The hypothesis that anammox occurs in aquifer soils globally was further investigated in soil samples from 11 cores collected from sites around the world. In total, there were 1070 samples, including 860 from unsaturated soils and 210 from saturated soils (Fig. 1a, c, Supplementary Fig. S1 and Table S2). All of the saturated soils showed the presence of anammox bacteria and associated N-loss due to their activity (Fig. 1a, c). Anammox cell numbers varied between 1.92 × 104 and 8.48 × 107 copies g−1, with Ca. Brocadia and Ca. J. asiatica being the most abundant species (similarity 95.6–97.6%, Supplementary Fig. S3). Only one soil layer from the unsaturated soils (Zurich-Summer; depth of 8.4 m) showed the presence of anammox bacteria ([8.84 ± 1.61] × 104 copies g−1). In the saturated soils, anammox activity was detected in 210 samples, at potential rates ranging from 0.02 to 5.01 mmol N m−2 d−1. The potential rates of anammox did not show any significant correlation with soil composition, depth of the groundwater table, or environmental variables, such as NH4+, NO2, NO3, pH and so on (Supplementary Table S6), suggesting that substantial anammox activity is likely to be a characteristic of aquifers in general.

In the integrated saturated soils, the potential rates of anammox (6.68 ± 4.17 mmol N m−2 d−1) were at the same level of denitrification (6.81 ± 6.57 mmol N m−2 d−1) (p> 0.05; Supplementary Table S7), and even higher in most sites (5/8), accounting for 54.0 ± 14.8% of the total N-loss (Fig. 1a, c). At the anammox peak layer, anammox even contributed up to an avg. 67.5 ± 20.2% of the total N-loss. Lower potential rates of anammox were found at greater depths, whereby those of denitrification also were relatively low, and anammox still contributed significantly (42.6 ± 28.8%). At the nonpeak horizons, anammox still accounted for 46.7 ± 29.5% of the total N-loss. Together, these results indicate that anammox may play a significant and previously unrecognized role in aquifer N cycling processes.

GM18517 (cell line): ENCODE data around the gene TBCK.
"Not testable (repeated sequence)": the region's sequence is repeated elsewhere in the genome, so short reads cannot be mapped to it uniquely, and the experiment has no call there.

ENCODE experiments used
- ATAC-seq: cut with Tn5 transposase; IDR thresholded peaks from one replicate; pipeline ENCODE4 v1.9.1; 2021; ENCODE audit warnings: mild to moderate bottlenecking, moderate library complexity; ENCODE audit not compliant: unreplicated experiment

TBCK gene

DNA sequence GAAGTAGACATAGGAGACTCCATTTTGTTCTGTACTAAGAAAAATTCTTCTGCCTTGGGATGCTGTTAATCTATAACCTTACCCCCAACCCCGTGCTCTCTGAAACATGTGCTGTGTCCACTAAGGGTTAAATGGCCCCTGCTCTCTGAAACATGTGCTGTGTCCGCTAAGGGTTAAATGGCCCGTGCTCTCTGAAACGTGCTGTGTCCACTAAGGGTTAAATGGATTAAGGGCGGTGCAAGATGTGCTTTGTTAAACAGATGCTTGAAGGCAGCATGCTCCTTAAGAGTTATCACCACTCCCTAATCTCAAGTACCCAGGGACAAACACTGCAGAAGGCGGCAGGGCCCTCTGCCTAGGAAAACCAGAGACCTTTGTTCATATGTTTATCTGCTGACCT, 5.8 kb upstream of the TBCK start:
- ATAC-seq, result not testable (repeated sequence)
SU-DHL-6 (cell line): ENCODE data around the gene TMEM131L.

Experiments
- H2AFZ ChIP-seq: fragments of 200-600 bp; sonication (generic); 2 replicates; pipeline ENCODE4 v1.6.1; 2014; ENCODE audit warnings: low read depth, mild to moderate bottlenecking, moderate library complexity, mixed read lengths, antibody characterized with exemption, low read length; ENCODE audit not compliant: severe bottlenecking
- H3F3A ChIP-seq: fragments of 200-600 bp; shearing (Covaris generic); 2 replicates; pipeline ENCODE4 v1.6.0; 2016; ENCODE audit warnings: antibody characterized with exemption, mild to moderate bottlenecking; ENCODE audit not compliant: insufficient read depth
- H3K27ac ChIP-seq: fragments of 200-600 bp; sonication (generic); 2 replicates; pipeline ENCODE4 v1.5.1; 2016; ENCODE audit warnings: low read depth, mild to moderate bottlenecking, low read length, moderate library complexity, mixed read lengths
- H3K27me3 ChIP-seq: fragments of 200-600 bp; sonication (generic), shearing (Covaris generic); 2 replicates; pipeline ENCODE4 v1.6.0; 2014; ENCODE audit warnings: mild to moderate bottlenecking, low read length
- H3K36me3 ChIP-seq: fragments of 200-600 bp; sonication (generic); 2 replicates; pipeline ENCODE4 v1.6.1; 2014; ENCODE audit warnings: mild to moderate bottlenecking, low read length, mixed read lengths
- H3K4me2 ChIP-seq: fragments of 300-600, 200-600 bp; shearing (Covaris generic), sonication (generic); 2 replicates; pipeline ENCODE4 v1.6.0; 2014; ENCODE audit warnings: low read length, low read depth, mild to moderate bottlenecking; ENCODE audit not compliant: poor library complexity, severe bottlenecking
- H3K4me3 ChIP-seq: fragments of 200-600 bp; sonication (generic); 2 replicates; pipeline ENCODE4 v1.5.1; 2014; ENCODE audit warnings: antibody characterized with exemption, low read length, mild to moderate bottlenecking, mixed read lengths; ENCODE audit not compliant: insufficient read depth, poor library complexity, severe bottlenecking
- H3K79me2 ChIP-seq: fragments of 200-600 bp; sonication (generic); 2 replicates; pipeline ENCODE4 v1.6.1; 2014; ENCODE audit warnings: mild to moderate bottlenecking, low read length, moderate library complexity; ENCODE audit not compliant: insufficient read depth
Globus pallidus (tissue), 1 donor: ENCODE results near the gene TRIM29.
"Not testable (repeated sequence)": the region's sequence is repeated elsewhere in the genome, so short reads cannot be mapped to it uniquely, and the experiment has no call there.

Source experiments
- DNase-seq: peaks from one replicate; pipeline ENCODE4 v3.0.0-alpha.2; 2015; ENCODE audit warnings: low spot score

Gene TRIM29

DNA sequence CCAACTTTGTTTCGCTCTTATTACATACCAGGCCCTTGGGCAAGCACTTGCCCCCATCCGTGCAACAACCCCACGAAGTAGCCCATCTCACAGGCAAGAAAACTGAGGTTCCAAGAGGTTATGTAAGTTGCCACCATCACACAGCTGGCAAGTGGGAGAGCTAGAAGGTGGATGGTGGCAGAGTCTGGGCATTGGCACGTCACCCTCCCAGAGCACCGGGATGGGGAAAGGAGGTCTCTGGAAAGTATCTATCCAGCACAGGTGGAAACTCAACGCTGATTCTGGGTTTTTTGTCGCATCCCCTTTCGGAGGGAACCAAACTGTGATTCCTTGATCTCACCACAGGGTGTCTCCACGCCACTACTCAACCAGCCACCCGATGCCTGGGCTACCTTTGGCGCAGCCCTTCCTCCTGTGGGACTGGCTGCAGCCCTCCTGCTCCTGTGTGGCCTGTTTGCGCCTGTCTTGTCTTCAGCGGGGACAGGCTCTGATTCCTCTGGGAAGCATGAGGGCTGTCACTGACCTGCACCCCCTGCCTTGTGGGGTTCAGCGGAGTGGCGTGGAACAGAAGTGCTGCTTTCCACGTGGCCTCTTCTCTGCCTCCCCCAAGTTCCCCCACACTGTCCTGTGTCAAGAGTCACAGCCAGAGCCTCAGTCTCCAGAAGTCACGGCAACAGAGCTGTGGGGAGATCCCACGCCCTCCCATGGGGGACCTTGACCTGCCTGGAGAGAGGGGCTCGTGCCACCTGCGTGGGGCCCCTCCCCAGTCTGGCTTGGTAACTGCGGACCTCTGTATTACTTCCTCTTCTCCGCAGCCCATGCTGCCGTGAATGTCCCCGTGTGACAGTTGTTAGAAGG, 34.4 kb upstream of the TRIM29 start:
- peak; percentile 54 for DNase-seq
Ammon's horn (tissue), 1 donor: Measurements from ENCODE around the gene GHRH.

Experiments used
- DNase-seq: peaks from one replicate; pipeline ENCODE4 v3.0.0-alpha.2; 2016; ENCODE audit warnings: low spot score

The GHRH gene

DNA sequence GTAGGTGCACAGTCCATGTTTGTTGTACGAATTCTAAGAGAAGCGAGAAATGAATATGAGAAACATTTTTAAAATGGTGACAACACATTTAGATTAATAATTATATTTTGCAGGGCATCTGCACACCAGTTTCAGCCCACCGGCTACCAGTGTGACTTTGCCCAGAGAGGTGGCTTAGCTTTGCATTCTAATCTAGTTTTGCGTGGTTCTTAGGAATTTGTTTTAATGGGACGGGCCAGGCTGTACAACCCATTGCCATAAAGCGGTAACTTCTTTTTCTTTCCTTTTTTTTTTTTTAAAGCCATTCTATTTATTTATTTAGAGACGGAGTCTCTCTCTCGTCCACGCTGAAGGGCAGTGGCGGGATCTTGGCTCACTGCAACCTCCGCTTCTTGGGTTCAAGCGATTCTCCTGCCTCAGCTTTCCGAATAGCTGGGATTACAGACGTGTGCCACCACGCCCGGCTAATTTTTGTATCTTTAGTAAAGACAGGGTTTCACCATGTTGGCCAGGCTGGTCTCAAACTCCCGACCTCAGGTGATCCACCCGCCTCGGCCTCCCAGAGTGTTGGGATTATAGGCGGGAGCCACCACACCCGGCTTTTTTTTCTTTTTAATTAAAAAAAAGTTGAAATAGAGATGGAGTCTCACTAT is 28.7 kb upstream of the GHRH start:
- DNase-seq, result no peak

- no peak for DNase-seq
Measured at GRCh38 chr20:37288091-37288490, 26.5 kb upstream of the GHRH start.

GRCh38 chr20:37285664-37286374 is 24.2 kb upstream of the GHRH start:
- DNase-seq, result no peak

Temporal-scale investigation

Analysis conducted on a temporal scale showed that the potential rates of anammox changed in accordance with groundwater table fluctuations (Fig. 1a, c, Supplementary Fig. S1 and Table S2). In the Zurich soil cores, the potential rates of anammox were detectable at depths below 8.4 m in the summer, rising to depth of 4.8 m in the winter, respectively ([0.08 ± 0.02] – [4.54 ± 0.26] mmol N m−2 d−1). In the integrated saturated soils, the contribution to N-loss also increased from about 55.3% in summer to 77.6% in winter. In the Queensland soil cores, the potential rates of anammox were detectable below a depth of 0.8 m in autumn only, rising to a depth of 0.6 m in the spring. In the integrated saturated soils, 36.8–63.8% of total N-loss was to be attributed to anammox. In summary, we conclude that anammox bacteria reveal seasonally fluctuating abundance and activity in subsurface aquifer systems worldwide.

In contrast, all molecular and isotopic results indicated that anammox was absent in the soil cores collected from areas without near-surface aquifers, including cores from Beijing (28.0 m depth), Nampula (7.0 m depth) and Kalgoorlie (21.0 m depth) (Fig. 1). These dry soils were then incubated exclusively with Milli-Q water (1:1 in mass) to assess the potential impact of fluctuating groundwater table levels (Fig. 2a). In the Beijing samples from non-aquifer sites, the anammox bacterial counts were still below the detection limit after the first month of incubation but reached a peak ([5.13 ± 0.87] × 105 copies g−1) in the third month (Fig. 2b). The cell numbers decreased to an “ND” level again by the fifth month, as no substrate was supplied during the experimental period. Similar trends were observed in two additional soil samples, with a time lag observed. These results indicate that a rise in groundwater table could potentially activate anammox bacterial growth and sustain the latter, if groundwater would further provide suitable substrates.

Fig. 2

Incubation of anammox bacteria with water to simulate an ascending level of the groundwater table. a Outline of incubation experimental strategy. No anammox was detected in the original in situ soils. Soil samples were then incubated with Milli-Q water at a 1:1 mass ratio. b The temporal variation of anammox bacterial abundance and substrate concentrations in soil samples during the incubation period, along with the in situ original soils from the counter-examples (Beijing-10 m sample in Fig. 1c (j), Mozambique-5 m sample in Fig. 1c (i) and Kalgoorlie-21 m sample in Fig. 1c (k)]. “ND” indicates that the anammox abundance was below the detection limit (<103 copies g−1) with no positive 15N tracing results for anammox rate. All data are expressed as the mean value ± s.e. (standard error, n = 5)